The Frankfurt school describes the social and cultural theorists who worked for or were connected with

The Frankfurt school describes the social and cultural theorists who worked for or were connected with, the Frankfurt institution for social research. Their method, known as a critical theory, has influenced the study of mass culture and elements of feminist, postmodernist and postcolonial theory. The institute was founded in 1923, at its inception, it was very much a product of the cultural freedom and political struggles of the German Weimer Republic. Key members of the institute were Max Horkheimer, Theodor Adorno. Walter Benjamin was an important associate. Along with Gramsci’s writings; critical theory forms the main body of Western Marxism. Influenced by the ideas of Marx and Freud, it resists systematic, universal explanations of cultural and social phenomena.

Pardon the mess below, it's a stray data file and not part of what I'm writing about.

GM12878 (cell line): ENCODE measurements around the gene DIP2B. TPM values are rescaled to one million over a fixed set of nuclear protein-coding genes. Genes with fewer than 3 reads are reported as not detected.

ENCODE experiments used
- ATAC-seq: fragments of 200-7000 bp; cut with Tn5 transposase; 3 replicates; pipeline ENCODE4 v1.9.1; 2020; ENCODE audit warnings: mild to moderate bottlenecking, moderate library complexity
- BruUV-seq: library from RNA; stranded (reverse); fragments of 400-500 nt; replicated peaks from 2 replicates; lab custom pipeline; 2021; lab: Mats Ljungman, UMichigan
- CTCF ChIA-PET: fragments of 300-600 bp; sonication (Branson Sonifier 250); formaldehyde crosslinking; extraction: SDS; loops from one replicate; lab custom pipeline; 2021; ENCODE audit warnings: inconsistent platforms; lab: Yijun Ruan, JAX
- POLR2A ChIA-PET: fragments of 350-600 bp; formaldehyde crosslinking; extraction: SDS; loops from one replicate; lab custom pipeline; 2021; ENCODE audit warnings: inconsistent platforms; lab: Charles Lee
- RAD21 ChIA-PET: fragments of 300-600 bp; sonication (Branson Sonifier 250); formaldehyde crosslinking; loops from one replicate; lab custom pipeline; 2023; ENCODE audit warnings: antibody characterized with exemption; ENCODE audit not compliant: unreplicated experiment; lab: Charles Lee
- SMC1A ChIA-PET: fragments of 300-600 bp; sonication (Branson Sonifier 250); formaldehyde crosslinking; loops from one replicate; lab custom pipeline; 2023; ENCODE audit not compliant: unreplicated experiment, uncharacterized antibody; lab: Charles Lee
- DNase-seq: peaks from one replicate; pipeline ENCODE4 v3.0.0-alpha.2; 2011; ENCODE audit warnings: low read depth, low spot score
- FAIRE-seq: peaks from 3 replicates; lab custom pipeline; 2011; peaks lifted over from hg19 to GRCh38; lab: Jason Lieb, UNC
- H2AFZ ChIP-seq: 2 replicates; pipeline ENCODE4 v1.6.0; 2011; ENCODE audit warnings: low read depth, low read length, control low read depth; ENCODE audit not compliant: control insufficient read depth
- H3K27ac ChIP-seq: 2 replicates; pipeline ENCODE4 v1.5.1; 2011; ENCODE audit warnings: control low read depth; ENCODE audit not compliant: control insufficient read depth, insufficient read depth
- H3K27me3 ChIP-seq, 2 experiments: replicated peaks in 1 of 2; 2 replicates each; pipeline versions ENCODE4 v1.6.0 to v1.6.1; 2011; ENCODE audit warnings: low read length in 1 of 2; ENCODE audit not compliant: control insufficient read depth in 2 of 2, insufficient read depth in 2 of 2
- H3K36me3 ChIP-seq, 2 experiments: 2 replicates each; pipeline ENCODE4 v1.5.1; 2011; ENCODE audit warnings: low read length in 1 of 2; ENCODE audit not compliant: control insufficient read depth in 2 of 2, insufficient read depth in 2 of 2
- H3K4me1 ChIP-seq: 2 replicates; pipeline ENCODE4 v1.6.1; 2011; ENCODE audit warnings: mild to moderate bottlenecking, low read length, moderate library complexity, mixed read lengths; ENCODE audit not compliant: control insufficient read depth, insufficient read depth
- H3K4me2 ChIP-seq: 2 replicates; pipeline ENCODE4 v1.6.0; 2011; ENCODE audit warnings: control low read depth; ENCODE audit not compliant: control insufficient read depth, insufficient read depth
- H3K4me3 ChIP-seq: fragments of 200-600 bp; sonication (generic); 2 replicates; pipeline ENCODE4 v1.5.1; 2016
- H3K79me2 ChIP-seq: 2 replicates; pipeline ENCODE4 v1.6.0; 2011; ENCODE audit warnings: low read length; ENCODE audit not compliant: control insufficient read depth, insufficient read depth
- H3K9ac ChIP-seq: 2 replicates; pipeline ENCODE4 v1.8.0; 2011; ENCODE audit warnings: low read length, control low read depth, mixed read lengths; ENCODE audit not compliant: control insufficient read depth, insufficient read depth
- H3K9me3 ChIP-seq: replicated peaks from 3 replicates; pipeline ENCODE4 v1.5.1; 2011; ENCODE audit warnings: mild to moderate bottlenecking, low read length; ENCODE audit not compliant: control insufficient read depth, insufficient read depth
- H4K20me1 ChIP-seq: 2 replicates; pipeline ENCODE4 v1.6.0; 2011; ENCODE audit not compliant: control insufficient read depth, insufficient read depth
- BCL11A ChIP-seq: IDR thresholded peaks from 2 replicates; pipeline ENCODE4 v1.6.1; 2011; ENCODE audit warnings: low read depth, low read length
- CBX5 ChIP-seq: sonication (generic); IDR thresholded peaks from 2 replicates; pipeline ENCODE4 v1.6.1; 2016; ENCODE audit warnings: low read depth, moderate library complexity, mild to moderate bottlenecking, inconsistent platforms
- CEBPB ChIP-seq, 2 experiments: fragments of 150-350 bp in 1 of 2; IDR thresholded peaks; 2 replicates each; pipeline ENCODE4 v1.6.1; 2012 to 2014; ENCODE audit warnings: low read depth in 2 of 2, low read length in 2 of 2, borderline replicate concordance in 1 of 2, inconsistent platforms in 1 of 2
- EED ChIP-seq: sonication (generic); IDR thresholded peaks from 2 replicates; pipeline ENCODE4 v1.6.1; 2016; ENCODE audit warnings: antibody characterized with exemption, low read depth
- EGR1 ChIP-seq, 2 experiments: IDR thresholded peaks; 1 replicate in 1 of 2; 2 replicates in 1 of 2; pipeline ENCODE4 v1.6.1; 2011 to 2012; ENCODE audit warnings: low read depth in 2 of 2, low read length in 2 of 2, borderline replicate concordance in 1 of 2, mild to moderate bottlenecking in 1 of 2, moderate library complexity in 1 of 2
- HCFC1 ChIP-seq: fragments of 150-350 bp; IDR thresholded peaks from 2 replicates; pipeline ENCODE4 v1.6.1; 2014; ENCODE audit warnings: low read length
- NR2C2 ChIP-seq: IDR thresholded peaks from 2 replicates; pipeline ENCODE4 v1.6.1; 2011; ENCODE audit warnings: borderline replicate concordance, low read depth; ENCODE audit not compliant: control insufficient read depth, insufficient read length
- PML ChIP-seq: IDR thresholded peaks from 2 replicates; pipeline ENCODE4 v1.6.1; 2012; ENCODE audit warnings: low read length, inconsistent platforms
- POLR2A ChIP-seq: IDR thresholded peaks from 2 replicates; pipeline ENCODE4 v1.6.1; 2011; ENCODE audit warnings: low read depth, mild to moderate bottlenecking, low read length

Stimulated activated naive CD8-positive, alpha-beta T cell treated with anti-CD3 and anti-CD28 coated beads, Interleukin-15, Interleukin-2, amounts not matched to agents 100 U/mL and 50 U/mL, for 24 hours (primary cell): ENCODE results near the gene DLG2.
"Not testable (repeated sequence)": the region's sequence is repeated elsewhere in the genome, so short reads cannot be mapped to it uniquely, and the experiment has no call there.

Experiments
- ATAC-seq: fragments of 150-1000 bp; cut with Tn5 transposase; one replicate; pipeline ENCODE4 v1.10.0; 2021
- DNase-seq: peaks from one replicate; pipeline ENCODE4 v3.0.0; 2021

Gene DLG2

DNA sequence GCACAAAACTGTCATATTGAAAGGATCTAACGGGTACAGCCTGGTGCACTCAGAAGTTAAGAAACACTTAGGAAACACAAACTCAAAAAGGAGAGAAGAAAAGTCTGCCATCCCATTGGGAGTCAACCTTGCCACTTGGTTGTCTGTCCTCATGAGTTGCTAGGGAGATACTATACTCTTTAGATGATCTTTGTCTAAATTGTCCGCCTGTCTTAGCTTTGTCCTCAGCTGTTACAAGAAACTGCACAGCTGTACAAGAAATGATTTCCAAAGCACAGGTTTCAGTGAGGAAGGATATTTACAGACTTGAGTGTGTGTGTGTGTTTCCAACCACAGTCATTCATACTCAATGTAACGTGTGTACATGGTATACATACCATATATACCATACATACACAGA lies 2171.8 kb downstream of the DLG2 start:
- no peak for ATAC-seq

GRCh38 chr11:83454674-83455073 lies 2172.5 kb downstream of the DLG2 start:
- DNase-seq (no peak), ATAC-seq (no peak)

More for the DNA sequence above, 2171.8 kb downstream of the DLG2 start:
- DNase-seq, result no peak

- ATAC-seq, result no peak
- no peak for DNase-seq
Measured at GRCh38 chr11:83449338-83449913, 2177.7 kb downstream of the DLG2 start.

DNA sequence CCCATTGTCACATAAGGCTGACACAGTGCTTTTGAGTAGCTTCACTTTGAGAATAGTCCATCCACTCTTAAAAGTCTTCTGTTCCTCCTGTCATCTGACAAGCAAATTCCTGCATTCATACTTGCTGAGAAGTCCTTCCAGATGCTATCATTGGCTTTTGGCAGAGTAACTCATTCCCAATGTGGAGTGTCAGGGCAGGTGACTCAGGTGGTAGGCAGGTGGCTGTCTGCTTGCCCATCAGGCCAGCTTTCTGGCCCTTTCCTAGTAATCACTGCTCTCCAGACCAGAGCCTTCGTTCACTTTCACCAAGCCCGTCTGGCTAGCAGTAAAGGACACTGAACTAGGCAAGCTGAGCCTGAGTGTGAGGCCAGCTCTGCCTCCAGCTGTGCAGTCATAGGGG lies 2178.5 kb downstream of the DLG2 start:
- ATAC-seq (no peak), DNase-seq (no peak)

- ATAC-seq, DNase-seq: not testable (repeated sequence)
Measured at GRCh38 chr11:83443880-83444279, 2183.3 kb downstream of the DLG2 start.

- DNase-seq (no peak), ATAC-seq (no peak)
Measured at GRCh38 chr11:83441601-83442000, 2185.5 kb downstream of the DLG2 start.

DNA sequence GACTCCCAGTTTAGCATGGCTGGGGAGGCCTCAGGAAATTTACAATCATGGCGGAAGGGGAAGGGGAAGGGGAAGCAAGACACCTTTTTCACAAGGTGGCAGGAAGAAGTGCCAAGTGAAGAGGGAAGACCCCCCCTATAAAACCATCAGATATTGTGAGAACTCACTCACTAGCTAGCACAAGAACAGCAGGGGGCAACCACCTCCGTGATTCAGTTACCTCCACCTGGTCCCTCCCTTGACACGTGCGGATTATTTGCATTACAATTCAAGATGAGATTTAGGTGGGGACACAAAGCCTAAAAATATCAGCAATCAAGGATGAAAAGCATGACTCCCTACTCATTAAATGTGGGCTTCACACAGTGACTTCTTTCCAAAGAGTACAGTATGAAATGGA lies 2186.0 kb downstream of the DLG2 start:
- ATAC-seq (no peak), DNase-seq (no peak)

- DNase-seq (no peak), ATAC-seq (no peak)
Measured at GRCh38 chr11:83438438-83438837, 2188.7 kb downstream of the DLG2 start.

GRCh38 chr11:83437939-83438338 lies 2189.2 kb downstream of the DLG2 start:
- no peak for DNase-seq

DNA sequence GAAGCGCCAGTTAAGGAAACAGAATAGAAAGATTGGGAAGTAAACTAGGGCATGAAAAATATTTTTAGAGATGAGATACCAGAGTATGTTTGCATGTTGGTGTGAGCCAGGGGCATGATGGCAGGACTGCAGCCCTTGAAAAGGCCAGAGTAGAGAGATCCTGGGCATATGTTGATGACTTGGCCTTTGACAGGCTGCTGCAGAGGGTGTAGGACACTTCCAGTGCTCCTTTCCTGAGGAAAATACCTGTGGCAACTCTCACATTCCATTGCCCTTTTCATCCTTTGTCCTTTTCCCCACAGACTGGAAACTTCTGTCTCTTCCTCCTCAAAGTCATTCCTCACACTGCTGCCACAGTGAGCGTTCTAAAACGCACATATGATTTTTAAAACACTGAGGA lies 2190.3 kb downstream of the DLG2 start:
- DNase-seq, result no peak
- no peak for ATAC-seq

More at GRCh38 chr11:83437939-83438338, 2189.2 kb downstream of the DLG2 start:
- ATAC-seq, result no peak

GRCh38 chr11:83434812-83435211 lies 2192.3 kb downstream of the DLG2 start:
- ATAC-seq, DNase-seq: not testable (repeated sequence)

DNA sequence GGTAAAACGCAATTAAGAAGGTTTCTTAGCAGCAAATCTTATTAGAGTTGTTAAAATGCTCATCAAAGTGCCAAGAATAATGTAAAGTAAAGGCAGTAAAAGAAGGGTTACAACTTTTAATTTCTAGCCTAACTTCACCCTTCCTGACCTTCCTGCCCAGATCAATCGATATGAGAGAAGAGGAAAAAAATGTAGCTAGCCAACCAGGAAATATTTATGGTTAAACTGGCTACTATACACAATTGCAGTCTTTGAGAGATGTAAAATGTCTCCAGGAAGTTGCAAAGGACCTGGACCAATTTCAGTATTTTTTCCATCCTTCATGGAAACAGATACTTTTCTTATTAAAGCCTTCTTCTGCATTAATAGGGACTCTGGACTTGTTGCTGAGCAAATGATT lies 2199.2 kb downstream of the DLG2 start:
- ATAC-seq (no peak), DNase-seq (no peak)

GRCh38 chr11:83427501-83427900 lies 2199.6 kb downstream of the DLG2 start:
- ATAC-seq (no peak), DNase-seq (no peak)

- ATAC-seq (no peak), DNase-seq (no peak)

Members of the Frankfurt school, in particular, Theodor Adorno and Max Horkheimer (in Dialectic of Enlightenment) developed an analysis of the part played by the superstructure in accounting for the failure of the revolutionary social change that Marx had predicted. They focused on the role played by mass culture, or what they preferred to call the culture industry in securing the incorporation of the working class into capitalist society. Through radio, tv, movies, and forms of popular music like jazz, the expanding ruling-class ideologies with greater effectiveness than Marx could have envisaged. The further development of consumer society in the twentieth century powerfully aided the process of working-